The Doctor Who episode Vincent and the Doctor recently debuted to Canadian audiences, and I find it a hard one to review. Upon first glance, it appears that my own impressions are at odds with many in fandom. Many people like this episode, a lot. and while I have to admit that there is a lot to like about this episode, it just did not resonate with me. Given its quality, and given how much it strives for, I am hesitant to call this tale the weakest entry in the season, but it still left me cold.
Maybe I wasn’t in the right mood. Maybe this story resonates more with people more familiar with Van Gogh’s output than I am. I’m not sure what happened.
A spoilery review appears after this break.
The Doctor takes Amy to the Musee D’Orsay, to see the finest collection of Vincent Van Gogh paintings, anywhere. Amy wonders if something is up. The Doctor has been making a great effort to show her the sights, almost as if he is apologizing for something, but she can’t fathom what. After an uncredited cameo by Bill Nighy, the Doctor suddenly ends this outing when he notices an odd face in one of Van Gogh’s paintings. Amy’s hardly disappointed, though, because the Doctor proposes something much, much better: that it’s time to go back to meet the great painter himself.
So begins this season’s second outing to meet a famous historical figure. This has been one of the better features primarily unique to the revival. Although the original series had the ability to take the TARDIS into the past, it rarely seemed to have the courage to feature major historical figures in the narrative in any greater capacity than a cameo. There was H.G. Wells in Timelash, but the less said of that episode, the better. In the new series, we’ve had Charles Dickens, William Shakespeare, Agatha Christie and William Churchill. They appear to have hit on a successful formula, and Vincent and the Doctor does nothing to disgrace it.
Anchoring the episode is Tony Curran as Vincent himself. He puts on an excellent performance covering the highs and lows of Van Gogh’s mental state, and he has excellent chemistry with Matt Smith, and especially with Karen Gillan. The episode is also written by Richard Curtis, who is new to Doctor Who but an old hand on British film and television, whose credits include Blackadder, Mr. Bean and Four Weddings and a Funeral. The script is strong, capturing the essence of Van Gogh, and quite clever in places. The monster that Curtis supplies for the occasion provides effective moments of tension.
But it is director Jonny Cambell who shines, here. I’m not well versed in all of the works of Van Gogh, but I did know enough to appreciate the care Cambell took in recreating several of Van Gogh’s paintings in real life. There’s a real artist’s eye at work, here.
Now that Curtis and Cambell have their setting and their main guest character, now comes the task of doing something Doctor Who with them. A mysterious, invisible monster appears to be attacking at random in Vincent’s village. The frightened villagers blame Vincent’s madness, and it’s clear that, just as Vincent sees the world differently than the rest of us, through his paintings, he can also see this monster who isn’t there. People have been asking where the cracks are in each episode, after the cracks took a holiday for The Vampires of Venice and The Hungry Earth. Some have suggested that the crack in this episode was in Vincent’s head, which is an interesting theory. It would explain why Vincent is able to see that Amy has recently lost Rory, even though she herself can’t remember this. I’ll credit the production crew for not hammering us over the head with this; this can still play as just being part of Vincent’s exceptional ability, but later developments lend further credence to the crack theory. In any event, it’s a clever plot device that respect’s Van Gogh’s genius. I’m a little less impressed with the fact that the invisible monster that Vincent sees (and which the Doctor can only see in a rear-view mirror) turns out to be a giant chicken.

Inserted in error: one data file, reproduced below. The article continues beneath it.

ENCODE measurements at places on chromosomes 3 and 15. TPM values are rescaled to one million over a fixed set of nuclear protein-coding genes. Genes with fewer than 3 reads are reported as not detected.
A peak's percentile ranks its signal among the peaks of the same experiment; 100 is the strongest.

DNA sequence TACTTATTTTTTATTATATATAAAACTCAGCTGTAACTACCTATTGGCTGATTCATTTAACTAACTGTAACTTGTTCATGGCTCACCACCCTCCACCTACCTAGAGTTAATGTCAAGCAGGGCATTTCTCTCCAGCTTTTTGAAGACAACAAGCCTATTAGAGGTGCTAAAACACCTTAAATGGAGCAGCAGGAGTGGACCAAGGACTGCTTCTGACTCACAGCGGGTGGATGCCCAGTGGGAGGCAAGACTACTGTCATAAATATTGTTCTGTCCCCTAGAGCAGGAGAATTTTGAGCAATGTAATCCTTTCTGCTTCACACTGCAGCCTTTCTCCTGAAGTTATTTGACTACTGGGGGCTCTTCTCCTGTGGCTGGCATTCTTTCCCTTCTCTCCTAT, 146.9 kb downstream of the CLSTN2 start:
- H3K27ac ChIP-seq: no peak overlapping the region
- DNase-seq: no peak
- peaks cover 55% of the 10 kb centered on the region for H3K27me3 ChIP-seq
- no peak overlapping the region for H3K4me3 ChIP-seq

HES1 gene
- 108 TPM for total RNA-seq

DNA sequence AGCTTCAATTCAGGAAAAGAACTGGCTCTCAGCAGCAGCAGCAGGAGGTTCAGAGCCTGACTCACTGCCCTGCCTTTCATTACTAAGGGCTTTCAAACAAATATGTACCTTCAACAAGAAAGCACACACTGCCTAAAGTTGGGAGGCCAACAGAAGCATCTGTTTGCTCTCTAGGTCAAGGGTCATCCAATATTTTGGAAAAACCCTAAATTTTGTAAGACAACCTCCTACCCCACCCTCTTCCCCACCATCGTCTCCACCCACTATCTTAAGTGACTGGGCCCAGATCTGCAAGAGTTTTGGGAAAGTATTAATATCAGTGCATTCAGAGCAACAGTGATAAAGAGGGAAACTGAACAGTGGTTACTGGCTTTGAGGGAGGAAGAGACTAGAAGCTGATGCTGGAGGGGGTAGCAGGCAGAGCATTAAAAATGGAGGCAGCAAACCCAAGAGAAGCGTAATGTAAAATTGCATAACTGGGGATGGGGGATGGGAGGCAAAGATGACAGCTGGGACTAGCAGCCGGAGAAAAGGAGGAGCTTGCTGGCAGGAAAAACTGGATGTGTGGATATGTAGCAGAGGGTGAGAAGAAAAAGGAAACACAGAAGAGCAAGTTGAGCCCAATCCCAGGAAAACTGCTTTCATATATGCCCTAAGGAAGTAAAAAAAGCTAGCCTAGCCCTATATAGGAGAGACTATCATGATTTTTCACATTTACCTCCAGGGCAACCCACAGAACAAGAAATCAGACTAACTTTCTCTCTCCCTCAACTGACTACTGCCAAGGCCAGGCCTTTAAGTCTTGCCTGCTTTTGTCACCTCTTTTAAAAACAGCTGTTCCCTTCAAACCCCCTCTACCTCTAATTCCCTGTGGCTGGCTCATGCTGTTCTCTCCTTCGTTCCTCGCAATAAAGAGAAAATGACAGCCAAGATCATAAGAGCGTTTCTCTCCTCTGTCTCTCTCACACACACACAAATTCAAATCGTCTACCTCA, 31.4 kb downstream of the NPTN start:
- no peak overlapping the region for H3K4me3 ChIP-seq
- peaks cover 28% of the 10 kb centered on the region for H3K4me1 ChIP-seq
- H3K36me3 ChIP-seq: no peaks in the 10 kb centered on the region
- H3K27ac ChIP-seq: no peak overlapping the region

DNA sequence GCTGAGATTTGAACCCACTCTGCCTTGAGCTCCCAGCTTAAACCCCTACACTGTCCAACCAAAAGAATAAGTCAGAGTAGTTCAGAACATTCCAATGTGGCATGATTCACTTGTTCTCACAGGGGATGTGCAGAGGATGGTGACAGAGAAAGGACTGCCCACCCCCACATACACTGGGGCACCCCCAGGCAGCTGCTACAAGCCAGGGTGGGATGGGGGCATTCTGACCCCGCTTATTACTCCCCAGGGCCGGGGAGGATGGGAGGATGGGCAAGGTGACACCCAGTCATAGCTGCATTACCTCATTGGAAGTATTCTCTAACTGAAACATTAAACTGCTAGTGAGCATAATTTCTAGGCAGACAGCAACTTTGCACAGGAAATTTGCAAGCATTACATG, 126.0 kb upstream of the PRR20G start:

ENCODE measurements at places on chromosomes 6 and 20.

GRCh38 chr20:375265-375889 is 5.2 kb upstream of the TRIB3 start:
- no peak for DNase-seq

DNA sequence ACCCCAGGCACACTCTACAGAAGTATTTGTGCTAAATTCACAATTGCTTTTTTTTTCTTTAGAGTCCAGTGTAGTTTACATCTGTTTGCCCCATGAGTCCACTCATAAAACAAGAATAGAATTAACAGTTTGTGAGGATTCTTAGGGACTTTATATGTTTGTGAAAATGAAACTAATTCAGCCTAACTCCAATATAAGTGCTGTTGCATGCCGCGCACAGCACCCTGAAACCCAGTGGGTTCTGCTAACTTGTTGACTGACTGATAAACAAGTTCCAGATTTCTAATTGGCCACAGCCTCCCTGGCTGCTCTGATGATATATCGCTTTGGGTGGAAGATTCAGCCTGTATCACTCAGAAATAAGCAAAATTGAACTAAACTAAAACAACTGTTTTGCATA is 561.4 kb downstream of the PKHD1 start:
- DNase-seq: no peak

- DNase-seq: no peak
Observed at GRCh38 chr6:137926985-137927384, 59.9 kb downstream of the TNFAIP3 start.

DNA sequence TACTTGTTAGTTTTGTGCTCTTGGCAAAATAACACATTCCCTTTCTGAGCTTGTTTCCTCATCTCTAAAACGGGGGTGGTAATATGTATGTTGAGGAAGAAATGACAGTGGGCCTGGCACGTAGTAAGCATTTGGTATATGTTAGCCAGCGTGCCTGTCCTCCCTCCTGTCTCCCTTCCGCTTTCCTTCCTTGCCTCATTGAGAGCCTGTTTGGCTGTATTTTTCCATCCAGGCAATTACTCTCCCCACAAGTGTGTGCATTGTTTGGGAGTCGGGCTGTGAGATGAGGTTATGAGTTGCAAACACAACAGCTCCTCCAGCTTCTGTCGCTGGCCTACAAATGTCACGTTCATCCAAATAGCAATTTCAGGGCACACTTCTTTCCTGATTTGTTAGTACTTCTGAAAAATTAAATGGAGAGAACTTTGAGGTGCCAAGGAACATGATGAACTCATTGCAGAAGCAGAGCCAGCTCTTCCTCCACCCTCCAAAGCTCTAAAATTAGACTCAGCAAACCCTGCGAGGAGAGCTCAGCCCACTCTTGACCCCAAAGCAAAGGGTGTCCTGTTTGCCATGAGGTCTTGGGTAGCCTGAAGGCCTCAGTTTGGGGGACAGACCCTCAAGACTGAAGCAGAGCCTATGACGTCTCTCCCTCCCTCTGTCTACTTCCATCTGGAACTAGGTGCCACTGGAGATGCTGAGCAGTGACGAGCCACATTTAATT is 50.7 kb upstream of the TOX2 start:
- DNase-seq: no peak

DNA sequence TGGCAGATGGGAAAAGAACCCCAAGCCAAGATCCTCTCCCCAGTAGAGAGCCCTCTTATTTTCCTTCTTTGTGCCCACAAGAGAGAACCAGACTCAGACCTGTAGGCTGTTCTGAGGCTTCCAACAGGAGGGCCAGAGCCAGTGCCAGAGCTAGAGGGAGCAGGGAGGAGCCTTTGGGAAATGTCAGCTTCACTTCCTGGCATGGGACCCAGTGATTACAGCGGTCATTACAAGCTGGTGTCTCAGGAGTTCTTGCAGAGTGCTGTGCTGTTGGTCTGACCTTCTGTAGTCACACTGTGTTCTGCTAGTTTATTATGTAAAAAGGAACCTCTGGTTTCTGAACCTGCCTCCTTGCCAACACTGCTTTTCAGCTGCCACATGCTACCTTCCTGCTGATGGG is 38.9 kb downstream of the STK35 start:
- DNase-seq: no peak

Although, to be fair, if we were to come face-to-face with an actual giant chicken, the effect might be terrifying, no matter what we might think.
The giant chicken is beaten pretty easily, as it turns out to be old and blind, ill and frightened. I think that the moment of its death inserts a note of tragedy into this tale that highlights the slightly discordant tone in the background that may be at the root of why this episode didn’t resonate with me.
Vincent and the Doctor isn’t sure what it wants to be. Is it a tragic examination of a man who cannot beat his own madness? Is it a monster romp featuring an old and blind but still dangerous giant chicken? Is it a celebration of a life’s work? Doctor Who has successfully played with divergent agendas before, so why doesn’t it work for me here?
Part of the problem may be that this episode ran out of time. The coverage of Amy and the Doctor’s friendship with Vincent jumps around — in some ways matching Vincent’s mood swings, but making this audience member wonder if some scenes were cut. It might be intensional, but for me it was still alienating.
Then comes the scenes where the Doctor and Amy decide to take Vincent along to see how his work is truly appreciated today. This is, in theory, powerful stuff, but I think the production crew tried too hard to hammer this point home. The use of an intrusive musical interlude, and the superfluous verbage by Bill Nighy’s character, lend the whole thing the subtlety of a brick, when Tony Curran himself has the ability to carry the moment on his own, and perhaps should have been left to do just that.
So Vincent and the Doctor is an odd duck. It’s bound to be quite a popular episode this season, and I can see why it would be popular. Unfortunately, I missed the ride. And I cannot help but wonder if the fault lies simply with me.